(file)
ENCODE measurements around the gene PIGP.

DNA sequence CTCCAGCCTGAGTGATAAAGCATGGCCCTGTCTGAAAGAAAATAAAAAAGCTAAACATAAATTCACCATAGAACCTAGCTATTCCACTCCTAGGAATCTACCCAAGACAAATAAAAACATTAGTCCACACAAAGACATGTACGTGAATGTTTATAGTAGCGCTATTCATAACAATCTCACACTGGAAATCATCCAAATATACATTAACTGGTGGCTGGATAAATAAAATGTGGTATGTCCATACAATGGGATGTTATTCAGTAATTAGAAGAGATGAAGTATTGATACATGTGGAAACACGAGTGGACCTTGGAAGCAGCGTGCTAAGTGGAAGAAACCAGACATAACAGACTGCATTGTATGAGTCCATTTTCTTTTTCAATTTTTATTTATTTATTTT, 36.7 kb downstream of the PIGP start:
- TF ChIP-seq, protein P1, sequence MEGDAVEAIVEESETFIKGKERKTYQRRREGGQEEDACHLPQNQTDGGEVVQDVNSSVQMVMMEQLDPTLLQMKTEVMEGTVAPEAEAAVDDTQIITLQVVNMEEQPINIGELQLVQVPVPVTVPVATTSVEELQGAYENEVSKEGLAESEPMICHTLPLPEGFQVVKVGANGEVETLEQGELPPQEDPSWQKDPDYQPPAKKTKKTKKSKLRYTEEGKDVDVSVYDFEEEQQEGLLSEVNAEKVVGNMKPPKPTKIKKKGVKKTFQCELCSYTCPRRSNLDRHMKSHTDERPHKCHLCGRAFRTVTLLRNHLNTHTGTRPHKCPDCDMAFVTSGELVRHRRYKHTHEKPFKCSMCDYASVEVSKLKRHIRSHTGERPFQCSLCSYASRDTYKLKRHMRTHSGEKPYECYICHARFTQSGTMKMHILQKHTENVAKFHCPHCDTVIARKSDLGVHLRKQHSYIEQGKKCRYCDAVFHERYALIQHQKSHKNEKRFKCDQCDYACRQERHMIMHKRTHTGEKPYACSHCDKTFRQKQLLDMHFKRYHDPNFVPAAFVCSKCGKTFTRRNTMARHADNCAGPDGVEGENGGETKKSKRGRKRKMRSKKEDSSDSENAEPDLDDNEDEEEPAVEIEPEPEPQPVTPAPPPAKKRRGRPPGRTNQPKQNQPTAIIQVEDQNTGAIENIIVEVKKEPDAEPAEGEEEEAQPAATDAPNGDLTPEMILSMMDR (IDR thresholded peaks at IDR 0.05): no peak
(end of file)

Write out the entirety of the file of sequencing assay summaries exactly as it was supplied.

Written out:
ENCODE measurements around the gene PIGP.

DNA sequence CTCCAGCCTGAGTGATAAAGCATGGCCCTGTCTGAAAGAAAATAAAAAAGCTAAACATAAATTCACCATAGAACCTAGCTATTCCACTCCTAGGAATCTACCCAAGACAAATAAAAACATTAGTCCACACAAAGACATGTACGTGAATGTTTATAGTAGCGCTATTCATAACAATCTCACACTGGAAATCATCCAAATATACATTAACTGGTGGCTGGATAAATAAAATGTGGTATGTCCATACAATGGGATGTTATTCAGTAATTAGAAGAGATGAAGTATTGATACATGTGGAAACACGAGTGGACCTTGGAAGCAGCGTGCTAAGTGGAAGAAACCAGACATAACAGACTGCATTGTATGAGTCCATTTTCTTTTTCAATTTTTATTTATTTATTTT, 36.7 kb downstream of the PIGP start:
- TF ChIP-seq, protein P1, sequence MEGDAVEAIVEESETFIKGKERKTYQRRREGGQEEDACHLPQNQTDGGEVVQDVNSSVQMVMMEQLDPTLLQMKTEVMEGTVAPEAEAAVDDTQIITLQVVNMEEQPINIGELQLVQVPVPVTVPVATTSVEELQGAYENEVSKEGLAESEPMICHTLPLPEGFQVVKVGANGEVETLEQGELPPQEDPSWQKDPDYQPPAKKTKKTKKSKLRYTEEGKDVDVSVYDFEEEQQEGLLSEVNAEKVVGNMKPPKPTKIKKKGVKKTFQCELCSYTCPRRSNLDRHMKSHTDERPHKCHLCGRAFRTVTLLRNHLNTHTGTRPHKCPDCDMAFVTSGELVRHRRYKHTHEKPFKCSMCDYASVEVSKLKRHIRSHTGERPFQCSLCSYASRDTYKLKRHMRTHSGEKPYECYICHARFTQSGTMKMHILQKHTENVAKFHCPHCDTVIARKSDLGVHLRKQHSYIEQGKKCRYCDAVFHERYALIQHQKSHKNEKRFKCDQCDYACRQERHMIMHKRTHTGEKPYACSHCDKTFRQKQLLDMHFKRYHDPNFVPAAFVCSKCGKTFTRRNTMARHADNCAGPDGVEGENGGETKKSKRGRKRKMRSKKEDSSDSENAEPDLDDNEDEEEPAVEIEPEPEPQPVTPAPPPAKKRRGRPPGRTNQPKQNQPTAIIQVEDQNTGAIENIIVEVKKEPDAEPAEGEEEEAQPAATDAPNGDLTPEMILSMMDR (IDR thresholded peaks at IDR 0.05): no peak